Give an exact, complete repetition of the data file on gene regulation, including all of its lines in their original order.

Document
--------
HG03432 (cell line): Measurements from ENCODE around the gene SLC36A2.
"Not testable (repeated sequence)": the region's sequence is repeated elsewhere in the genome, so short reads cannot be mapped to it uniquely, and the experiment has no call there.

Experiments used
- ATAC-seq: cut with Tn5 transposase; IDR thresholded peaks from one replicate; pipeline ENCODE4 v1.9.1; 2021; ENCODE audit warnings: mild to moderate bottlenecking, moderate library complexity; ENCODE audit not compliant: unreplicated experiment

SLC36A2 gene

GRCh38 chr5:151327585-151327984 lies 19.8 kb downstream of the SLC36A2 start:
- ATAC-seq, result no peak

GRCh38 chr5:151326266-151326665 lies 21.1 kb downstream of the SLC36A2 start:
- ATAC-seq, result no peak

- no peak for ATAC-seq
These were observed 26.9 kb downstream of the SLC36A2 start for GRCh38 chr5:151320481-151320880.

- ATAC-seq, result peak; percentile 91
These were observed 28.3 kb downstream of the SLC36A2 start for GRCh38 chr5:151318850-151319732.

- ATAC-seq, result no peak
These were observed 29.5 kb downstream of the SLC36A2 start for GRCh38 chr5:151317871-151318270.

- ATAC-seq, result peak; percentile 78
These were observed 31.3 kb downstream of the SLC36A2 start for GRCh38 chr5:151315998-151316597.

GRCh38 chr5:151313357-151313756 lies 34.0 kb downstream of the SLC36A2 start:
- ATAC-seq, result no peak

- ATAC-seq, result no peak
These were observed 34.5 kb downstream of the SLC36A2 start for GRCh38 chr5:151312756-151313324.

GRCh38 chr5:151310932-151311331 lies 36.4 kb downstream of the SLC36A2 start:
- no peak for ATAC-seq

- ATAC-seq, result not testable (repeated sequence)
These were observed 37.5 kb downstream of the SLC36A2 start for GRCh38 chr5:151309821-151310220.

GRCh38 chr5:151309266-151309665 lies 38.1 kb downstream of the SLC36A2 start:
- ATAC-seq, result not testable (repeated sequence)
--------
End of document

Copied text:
HG03432 (cell line): Measurements from ENCODE around the gene SLC36A2.
"Not testable (repeated sequence)": the region's sequence is repeated elsewhere in the genome, so short reads cannot be mapped to it uniquely, and the experiment has no call there.

Experiments used
- ATAC-seq: cut with Tn5 transposase; IDR thresholded peaks from one replicate; pipeline ENCODE4 v1.9.1; 2021; ENCODE audit warnings: mild to moderate bottlenecking, moderate library complexity; ENCODE audit not compliant: unreplicated experiment

SLC36A2 gene

GRCh38 chr5:151327585-151327984 lies 19.8 kb downstream of the SLC36A2 start:
- ATAC-seq, result no peak

GRCh38 chr5:151326266-151326665 lies 21.1 kb downstream of the SLC36A2 start:
- ATAC-seq, result no peak

- no peak for ATAC-seq
These were observed 26.9 kb downstream of the SLC36A2 start for GRCh38 chr5:151320481-151320880.

- ATAC-seq, result peak; percentile 91
These were observed 28.3 kb downstream of the SLC36A2 start for GRCh38 chr5:151318850-151319732.

- ATAC-seq, result no peak
These were observed 29.5 kb downstream of the SLC36A2 start for GRCh38 chr5:151317871-151318270.

- ATAC-seq, result peak; percentile 78
These were observed 31.3 kb downstream of the SLC36A2 start for GRCh38 chr5:151315998-151316597.

GRCh38 chr5:151313357-151313756 lies 34.0 kb downstream of the SLC36A2 start:
- ATAC-seq, result no peak

- ATAC-seq, result no peak
These were observed 34.5 kb downstream of the SLC36A2 start for GRCh38 chr5:151312756-151313324.

GRCh38 chr5:151310932-151311331 lies 36.4 kb downstream of the SLC36A2 start:
- no peak for ATAC-seq

- ATAC-seq, result not testable (repeated sequence)
These were observed 37.5 kb downstream of the SLC36A2 start for GRCh38 chr5:151309821-151310220.

GRCh38 chr5:151309266-151309665 lies 38.1 kb downstream of the SLC36A2 start:
- ATAC-seq, result not testable (repeated sequence)